Slide Title: “Today’s Presentation”

- Before we get started with today’s program, I want to give everyone a little information
about what this Webinar is about. The goal of the Livable Communities Webinar series is
to better enable our audience to improve the quality of life in their communities by
promoting safe walking and bicycling as a viable means of transportation and physical
activity.

-The bi-monthly series was developed by the Pedestrian and Bicycle Information Center,
the national clearinghouse of pedestrian- and bicycle-related safety information and
resources. We offer information and technical assistance to diverse audiences about
health and safety, engineering, advocacy, education, enforcement, access, and mobility as
it relates to pedestrians and bicyclists. PBIC and today’s Webinar are both made possible
with funding from the U.S. Department of Transportation’s Federal Highway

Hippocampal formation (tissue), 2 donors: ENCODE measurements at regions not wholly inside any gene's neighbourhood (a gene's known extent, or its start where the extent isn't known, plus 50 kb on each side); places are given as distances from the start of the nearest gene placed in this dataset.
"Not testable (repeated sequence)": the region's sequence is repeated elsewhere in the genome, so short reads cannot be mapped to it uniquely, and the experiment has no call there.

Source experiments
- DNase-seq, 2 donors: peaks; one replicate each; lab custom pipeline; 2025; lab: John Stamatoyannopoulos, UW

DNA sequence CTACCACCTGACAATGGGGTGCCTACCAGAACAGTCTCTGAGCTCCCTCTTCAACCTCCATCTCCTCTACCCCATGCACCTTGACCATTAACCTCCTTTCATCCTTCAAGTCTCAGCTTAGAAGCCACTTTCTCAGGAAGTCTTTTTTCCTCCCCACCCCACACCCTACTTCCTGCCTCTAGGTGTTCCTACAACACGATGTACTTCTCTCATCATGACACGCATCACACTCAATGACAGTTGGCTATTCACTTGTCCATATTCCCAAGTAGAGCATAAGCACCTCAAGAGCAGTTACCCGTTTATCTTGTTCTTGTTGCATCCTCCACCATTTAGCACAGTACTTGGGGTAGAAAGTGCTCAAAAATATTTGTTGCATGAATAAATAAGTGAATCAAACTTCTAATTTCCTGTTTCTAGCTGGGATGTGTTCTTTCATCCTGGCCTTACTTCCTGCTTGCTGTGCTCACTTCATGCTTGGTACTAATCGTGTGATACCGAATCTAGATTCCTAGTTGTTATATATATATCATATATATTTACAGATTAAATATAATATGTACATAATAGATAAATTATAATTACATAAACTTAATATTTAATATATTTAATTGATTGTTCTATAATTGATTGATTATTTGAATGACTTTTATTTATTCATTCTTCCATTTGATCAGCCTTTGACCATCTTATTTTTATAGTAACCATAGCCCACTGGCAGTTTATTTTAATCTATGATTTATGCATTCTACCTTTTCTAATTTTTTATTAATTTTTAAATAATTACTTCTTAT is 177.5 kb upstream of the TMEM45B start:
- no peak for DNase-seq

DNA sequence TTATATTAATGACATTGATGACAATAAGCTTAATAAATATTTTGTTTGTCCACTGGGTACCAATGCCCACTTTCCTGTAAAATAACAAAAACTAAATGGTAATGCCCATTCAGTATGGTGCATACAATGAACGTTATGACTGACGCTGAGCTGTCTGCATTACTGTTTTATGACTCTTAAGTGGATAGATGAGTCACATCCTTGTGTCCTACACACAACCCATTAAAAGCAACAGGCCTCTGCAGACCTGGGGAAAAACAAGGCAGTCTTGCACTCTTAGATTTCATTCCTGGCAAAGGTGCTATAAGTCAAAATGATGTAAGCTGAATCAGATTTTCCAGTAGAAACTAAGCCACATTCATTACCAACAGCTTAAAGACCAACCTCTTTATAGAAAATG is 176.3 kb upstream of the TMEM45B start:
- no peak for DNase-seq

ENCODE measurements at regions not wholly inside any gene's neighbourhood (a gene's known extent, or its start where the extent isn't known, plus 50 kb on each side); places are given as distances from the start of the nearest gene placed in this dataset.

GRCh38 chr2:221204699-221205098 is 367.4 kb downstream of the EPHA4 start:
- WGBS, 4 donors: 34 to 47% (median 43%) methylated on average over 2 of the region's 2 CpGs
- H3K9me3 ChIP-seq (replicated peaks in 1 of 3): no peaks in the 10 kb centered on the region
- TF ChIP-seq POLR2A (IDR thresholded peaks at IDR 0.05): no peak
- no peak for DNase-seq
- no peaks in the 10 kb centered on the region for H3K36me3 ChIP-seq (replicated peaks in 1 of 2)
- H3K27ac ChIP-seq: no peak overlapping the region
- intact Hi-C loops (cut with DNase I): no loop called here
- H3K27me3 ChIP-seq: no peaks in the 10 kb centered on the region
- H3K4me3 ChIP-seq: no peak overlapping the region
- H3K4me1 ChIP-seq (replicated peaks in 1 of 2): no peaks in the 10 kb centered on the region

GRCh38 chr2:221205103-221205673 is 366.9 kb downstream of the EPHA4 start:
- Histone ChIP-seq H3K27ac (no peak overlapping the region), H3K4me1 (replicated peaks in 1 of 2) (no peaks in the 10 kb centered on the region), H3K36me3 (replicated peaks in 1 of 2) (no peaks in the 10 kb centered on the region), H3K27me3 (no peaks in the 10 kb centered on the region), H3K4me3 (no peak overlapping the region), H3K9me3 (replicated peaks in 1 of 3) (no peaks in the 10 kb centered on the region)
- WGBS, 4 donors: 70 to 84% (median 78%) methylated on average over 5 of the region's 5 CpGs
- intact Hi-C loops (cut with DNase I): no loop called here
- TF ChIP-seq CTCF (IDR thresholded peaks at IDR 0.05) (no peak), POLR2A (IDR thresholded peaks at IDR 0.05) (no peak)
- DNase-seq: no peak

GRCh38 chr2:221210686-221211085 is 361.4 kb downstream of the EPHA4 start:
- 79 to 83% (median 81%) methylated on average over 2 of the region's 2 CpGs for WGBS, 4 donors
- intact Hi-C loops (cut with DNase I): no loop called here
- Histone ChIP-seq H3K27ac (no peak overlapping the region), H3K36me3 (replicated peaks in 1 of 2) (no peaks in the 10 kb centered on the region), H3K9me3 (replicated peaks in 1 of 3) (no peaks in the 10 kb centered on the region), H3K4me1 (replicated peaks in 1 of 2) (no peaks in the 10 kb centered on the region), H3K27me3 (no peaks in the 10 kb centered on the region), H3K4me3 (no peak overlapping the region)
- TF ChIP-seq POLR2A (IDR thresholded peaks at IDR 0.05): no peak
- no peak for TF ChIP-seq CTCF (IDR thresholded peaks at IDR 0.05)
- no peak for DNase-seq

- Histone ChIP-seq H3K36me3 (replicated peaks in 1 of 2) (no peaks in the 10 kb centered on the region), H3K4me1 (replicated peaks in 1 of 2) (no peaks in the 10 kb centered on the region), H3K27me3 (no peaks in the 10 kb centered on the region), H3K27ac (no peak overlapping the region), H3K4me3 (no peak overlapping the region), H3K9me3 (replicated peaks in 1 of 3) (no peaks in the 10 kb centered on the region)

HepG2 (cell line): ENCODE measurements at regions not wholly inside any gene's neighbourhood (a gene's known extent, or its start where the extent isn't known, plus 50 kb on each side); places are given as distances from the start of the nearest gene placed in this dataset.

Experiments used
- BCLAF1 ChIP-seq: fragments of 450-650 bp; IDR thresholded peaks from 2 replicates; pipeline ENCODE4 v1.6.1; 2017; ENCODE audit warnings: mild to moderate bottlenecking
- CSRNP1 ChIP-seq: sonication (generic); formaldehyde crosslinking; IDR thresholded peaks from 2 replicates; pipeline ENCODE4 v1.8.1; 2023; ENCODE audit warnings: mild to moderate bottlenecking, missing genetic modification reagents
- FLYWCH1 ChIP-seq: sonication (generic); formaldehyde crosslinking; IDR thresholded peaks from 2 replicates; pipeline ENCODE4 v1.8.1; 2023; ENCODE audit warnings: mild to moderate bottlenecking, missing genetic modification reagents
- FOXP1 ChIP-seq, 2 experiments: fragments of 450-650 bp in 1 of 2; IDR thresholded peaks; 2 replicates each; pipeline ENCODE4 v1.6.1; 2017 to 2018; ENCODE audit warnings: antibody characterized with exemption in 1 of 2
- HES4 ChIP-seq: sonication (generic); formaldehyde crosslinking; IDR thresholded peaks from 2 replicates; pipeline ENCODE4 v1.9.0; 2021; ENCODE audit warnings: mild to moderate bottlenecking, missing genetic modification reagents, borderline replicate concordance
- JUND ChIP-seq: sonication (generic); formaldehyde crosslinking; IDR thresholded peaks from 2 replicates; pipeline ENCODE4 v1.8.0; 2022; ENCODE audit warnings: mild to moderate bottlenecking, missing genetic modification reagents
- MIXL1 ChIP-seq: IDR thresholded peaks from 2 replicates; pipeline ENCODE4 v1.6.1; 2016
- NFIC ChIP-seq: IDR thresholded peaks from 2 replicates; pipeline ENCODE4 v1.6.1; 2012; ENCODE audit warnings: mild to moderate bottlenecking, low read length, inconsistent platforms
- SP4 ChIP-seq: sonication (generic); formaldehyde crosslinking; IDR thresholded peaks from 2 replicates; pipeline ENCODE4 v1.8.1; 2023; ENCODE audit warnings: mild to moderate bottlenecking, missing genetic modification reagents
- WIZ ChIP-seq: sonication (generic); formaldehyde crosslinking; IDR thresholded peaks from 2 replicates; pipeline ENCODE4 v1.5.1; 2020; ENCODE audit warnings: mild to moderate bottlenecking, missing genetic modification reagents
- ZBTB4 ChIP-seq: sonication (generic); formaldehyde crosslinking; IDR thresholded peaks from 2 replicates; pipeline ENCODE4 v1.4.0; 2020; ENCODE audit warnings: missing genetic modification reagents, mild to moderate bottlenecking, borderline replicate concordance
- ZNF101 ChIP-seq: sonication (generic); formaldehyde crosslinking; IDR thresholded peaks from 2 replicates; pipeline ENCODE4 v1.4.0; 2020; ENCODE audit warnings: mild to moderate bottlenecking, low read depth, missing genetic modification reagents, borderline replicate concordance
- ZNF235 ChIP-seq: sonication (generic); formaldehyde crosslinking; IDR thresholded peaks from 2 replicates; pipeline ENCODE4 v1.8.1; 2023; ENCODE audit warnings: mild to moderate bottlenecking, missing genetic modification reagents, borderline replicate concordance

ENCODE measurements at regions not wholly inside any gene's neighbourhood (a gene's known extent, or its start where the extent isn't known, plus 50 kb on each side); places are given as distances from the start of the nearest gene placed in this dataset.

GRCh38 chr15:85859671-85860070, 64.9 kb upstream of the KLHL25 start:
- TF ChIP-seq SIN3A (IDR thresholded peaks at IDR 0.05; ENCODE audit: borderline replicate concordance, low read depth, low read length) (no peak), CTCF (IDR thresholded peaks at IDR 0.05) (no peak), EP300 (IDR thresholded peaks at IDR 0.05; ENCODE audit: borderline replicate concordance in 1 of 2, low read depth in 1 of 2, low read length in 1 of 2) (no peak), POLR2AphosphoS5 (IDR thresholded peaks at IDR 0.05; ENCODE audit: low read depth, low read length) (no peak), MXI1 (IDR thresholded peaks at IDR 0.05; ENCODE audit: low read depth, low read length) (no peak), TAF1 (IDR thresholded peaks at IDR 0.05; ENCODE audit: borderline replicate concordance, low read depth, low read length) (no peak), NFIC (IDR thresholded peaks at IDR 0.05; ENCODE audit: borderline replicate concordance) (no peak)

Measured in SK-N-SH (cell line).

Administration.

- The next Livable Communities Webinar will be held on Thursday, March 18, 2010
from 2PM to 3:30PM, E.T. It will be presented by Gillian Hotz and David Parisi, who
will speak on “Community approaches to pedestrian safety education.” The registration
link can be found at walkinginfo.org/webinars.

-There, you will also be able to access an archived recording and transcript of today’s
program after the live webinar. It usually takes about a week to get it posted.

- In addition to these Webinars, PBIC offers four different in-person training courses to
provide technical assistance to professionals and community members in developing
pedestrian safety action plans, and improving conditions for walking. These courses can
be found at walkinginfo.org/training.

- If we are not able to get to your question at the end of the presentation, please do not
hesitate to contact us. All of our Web resources can be accessed at pedbikeinfo.org, and
you may reach me any time at webinars@hsrc.unc.edu, or by calling 919-843-4859.

-Now I’m going to turn the screen over to Charlie Zegeer for the feature presentation on
“Selection of Pedestrian Treatments at Unsignalized Crossings.” While he’s getting set
up with his slide presentation, I want to take a quick poll from the audience.

Please let us know how many participants are viewing the webinar at your site.